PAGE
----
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Transition time for Team India

Sentinel Digital DeskBy : Sentinel Digital Desk

  |  6 Sep 2015 12:00 AM GMT

Following the series win in Sri Lanka coming after 22 years, India has gained three crucial ranking points to eye a better position in the ICC Test team ratings than its present fifth position. While South Africa with 125 ranking points are comfortably numero uno, with Australia (106) a distant second — the next three are bunched close together with England (102), Pakistan (101) and India (100) in that order. Team India skipper Virat Kohli has made no secrets of his ambitions of going much higher, as evident in the aggressive way he and his teammates have lately gone about their business on the field. After the batting collapse against the Lankans in the first test at Galle which saw India stch defeat from the jaws of victory, things were looking pretty grim. In the 15 overseas series victories earned before the Lanka tour, India had always drawn first blood. Kohli is therefore drawing kudos for the exciting reversal of fortunes which saw India clinch the next two tests for a 2-1 series win, which also happened to be his first overseas tour as captain. Not yet 27, Kohli is also the youngest Indian skipper to win a series abroad.

The Galle setback aftermath saw tough questions posed to Kohli about his five-man bowling attack theory. He however remained adamant about the need for five bowlers to knock down twenty wickets in a test. This seemed an indirect admission that in the age of T20 slam-bang cricket, a skipper cannot be certain of posting imposing totals in a test match even with six batting specialists and a wicketkeeper-batsman. The second and third tests were to prove Kohli right as Ishant Sharma and the spin duo of Ravichandra Ashwin and Amit Mishra responded magnificently, while other bowlers like Stuart Binny too chipped in with crucial strikes. The three scorelines filly showed that Indian bowlers did mage to bag 60 wickets in three tests. In particular, the skipper has been credited for fully backing Ishant and Amit in bringing out their newer, meaner avatars. While Wriddhiman Saha, for long India’s best glovesman, was immaculate as ever behind the stumps, his two fifty plus innings in two tests contributed much to the team’s cause. man Ojha as Saha’s replacement in the third test, played two cameos to stand his ground, though he surely could have done better. For some time now, it has been frustrating to see the inconsistency of Team India’s three fastest tearaways Umesh Yadav, Varun Aaron and Ishant. If Kohli goes for a bowling coach now, there may yet be more pleasant surprises in store for Indian cricket fans.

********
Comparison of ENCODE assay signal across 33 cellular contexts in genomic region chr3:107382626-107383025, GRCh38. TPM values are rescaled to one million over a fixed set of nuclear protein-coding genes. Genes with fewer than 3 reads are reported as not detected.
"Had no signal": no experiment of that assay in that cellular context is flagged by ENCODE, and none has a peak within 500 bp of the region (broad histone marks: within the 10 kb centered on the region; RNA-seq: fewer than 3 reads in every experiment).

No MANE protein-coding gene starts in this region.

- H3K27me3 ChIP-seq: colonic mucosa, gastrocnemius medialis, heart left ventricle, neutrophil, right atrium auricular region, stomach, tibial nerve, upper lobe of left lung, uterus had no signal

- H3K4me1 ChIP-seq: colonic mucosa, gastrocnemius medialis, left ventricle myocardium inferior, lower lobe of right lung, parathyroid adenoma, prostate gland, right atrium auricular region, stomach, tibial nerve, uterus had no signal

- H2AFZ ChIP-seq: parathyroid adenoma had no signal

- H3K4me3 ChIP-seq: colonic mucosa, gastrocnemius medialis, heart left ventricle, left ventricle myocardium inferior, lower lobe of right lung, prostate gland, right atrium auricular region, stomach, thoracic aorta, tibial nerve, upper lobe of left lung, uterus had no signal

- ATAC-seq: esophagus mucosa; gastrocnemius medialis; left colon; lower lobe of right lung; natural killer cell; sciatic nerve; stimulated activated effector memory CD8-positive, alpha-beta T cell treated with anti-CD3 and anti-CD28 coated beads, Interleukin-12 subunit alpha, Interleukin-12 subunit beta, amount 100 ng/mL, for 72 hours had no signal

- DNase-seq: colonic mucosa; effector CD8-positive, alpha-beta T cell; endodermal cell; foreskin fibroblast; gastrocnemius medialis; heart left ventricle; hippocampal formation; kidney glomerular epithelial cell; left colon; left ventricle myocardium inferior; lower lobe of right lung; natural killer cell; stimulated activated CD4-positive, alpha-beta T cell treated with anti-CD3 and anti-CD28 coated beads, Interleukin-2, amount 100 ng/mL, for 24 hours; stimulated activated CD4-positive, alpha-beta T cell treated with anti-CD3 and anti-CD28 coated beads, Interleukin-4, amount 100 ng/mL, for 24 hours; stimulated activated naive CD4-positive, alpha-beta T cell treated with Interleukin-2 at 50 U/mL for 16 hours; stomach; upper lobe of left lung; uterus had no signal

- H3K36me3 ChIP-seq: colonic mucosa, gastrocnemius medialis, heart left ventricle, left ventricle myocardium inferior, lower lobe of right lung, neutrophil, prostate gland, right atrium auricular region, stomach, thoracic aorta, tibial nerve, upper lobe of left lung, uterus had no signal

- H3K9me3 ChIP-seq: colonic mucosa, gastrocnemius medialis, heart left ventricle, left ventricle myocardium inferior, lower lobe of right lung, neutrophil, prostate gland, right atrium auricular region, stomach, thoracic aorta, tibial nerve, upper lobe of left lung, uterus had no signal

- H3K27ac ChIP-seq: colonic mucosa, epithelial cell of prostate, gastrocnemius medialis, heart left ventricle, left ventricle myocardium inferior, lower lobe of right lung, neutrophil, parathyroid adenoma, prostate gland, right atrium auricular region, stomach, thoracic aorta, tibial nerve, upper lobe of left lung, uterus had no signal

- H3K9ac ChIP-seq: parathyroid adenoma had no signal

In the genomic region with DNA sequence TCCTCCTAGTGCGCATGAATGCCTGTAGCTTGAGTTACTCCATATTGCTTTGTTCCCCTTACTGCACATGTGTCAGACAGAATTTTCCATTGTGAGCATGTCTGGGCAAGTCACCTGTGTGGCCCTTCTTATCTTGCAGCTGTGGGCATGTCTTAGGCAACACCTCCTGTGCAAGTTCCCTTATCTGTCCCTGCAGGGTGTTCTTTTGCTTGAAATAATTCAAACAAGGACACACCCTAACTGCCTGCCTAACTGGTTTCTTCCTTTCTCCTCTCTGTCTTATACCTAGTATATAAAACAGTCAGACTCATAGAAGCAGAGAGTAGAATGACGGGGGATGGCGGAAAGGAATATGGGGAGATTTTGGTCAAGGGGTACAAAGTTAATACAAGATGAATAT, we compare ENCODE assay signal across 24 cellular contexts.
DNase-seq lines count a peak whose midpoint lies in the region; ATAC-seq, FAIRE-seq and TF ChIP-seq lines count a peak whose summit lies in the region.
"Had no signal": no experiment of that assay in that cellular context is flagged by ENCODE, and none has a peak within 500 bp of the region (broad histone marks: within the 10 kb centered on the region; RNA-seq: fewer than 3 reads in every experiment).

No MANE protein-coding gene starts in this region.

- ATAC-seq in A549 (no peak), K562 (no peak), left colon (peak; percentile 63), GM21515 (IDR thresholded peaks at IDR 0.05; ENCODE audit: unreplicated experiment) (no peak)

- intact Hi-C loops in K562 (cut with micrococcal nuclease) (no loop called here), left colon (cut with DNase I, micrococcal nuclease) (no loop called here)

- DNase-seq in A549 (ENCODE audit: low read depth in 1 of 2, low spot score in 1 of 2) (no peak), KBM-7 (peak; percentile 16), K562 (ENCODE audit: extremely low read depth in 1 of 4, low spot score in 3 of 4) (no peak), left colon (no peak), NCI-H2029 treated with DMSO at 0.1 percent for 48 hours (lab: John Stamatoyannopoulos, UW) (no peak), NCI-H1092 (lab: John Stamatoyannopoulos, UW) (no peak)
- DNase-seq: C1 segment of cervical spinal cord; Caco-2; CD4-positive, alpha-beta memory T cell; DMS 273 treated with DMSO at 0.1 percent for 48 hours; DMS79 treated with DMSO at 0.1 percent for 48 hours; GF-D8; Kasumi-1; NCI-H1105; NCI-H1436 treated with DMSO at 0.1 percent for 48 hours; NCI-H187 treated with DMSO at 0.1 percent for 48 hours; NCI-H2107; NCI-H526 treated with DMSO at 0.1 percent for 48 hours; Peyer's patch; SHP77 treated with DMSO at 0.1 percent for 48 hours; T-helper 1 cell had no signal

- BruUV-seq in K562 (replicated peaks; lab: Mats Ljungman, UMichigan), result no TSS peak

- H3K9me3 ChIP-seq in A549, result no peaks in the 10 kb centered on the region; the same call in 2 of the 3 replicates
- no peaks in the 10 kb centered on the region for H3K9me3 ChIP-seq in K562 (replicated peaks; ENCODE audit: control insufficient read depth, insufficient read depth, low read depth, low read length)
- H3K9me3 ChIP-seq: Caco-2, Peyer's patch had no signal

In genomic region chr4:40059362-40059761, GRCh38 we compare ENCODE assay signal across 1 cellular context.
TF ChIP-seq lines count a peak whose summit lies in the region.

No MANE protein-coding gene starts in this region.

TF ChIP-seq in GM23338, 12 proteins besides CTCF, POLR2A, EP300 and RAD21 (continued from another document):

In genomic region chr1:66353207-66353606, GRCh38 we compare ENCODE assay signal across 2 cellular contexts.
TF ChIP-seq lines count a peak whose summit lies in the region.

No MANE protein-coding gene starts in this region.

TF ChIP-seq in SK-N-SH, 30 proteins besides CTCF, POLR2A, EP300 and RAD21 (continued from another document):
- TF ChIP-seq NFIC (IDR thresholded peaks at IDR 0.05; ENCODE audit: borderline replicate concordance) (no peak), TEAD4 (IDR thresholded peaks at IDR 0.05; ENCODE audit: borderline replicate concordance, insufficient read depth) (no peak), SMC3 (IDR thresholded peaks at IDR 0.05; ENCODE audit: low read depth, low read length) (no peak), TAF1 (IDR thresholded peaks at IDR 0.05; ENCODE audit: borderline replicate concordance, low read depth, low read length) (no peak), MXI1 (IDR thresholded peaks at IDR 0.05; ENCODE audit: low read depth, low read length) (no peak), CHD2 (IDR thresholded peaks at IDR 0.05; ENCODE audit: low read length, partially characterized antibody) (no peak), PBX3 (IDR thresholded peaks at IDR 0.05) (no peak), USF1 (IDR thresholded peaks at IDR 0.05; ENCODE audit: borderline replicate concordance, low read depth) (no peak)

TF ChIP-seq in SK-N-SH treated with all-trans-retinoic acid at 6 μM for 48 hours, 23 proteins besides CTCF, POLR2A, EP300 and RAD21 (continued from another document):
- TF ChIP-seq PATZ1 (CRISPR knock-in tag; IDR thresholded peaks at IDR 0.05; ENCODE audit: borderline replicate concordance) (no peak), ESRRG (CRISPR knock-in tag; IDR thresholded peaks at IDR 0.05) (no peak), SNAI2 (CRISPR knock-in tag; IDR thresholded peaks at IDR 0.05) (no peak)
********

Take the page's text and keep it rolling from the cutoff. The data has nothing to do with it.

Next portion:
Team India is in transition with its batting line-up all topsy-turvy — as seen by the trying out of four openers in the three tests in Lanka, with regular openers Shikhar Dhawan and Murali Vijay dogged by fitness issues. Yet the team failed to get a single 50-run opening partnership start in the series. Ajinkya Rahane who has been settling down nicely in No.5 position, was asked to bat up the order at No.3 in the second and third tests where he scored a ton but failed thrice. Rohit Sharma after flopping at No.3 in the series opener, was sent down to No.5 where he capitalised by scoring freely in four outings. Despite all this shuffling, five batsmen scored centuries which speaks volumes about Kohli’s gung-ho leadership. While standing in for injured captain Mahender Singh Dhoni in the Australia series opener at Adelaide last year, Kohli had backed his team to chase down 364 runs in the fourth innings. Team India had then fallen just 49 runs short of the target, but Kohli’s counter-punching 141 to add to his 115 in the first innings — elicited high praise from hardened Aussie commentators. Kohli took over as regular skipper following ‘Captain Cool’ Dhoni’s exit after the third test in that series, though by then he was already at the helm of the one-dayer and T20 India teams. Having more in common with Saurav Ganguly when it comes to passion and win-all aggression, Virat Kohli will have his real ‘test of fire’ in the home series against South Africa coming up in October. How he organises the team into a fighting unit and employs his unconventiol style against the competitive Proteas, will be the subject of countless heated debates across this cricket-obsessed tion come October.

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